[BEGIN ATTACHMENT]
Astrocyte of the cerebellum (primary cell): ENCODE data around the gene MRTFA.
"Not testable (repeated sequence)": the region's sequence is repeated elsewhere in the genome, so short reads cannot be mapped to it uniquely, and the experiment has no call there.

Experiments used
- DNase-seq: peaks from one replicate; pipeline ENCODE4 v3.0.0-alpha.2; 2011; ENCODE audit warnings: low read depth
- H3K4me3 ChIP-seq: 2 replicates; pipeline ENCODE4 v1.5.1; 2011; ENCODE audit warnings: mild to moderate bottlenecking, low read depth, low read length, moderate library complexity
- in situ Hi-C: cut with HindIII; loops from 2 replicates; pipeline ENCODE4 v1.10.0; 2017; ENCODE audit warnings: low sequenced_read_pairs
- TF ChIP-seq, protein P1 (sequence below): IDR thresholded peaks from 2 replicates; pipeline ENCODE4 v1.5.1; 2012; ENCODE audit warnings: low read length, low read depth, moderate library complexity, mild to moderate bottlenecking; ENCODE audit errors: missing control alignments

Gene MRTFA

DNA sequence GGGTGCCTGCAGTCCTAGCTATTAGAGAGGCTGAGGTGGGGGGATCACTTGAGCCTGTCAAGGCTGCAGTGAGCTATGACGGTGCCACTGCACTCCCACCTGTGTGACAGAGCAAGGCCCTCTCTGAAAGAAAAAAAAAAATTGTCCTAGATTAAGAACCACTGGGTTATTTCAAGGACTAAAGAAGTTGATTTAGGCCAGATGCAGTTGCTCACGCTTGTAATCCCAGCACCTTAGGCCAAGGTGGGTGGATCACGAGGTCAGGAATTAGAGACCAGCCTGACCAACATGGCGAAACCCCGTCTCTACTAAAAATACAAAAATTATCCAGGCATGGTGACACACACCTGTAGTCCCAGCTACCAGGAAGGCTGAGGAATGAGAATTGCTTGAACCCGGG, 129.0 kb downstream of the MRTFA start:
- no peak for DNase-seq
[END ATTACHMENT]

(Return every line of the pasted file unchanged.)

Astrocyte of the cerebellum (primary cell): ENCODE data around the gene MRTFA.
"Not testable (repeated sequence)": the region's sequence is repeated elsewhere in the genome, so short reads cannot be mapped to it uniquely, and the experiment has no call there.

Experiments used
- DNase-seq: peaks from one replicate; pipeline ENCODE4 v3.0.0-alpha.2; 2011; ENCODE audit warnings: low read depth
- H3K4me3 ChIP-seq: 2 replicates; pipeline ENCODE4 v1.5.1; 2011; ENCODE audit warnings: mild to moderate bottlenecking, low read depth, low read length, moderate library complexity
- in situ Hi-C: cut with HindIII; loops from 2 replicates; pipeline ENCODE4 v1.10.0; 2017; ENCODE audit warnings: low sequenced_read_pairs
- TF ChIP-seq, protein P1 (sequence below): IDR thresholded peaks from 2 replicates; pipeline ENCODE4 v1.5.1; 2012; ENCODE audit warnings: low read length, low read depth, moderate library complexity, mild to moderate bottlenecking; ENCODE audit errors: missing control alignments

Gene MRTFA

DNA sequence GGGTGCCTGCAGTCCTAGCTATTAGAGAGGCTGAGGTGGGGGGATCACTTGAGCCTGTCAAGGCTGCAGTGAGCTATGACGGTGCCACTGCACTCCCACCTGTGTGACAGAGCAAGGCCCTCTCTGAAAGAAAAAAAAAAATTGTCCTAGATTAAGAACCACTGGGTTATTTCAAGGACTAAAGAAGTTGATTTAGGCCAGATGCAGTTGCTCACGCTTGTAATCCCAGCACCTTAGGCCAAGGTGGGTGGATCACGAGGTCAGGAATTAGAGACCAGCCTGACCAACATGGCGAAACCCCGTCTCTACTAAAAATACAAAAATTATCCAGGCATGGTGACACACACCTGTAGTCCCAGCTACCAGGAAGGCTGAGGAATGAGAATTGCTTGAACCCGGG, 129.0 kb downstream of the MRTFA start:
- no peak for DNase-seq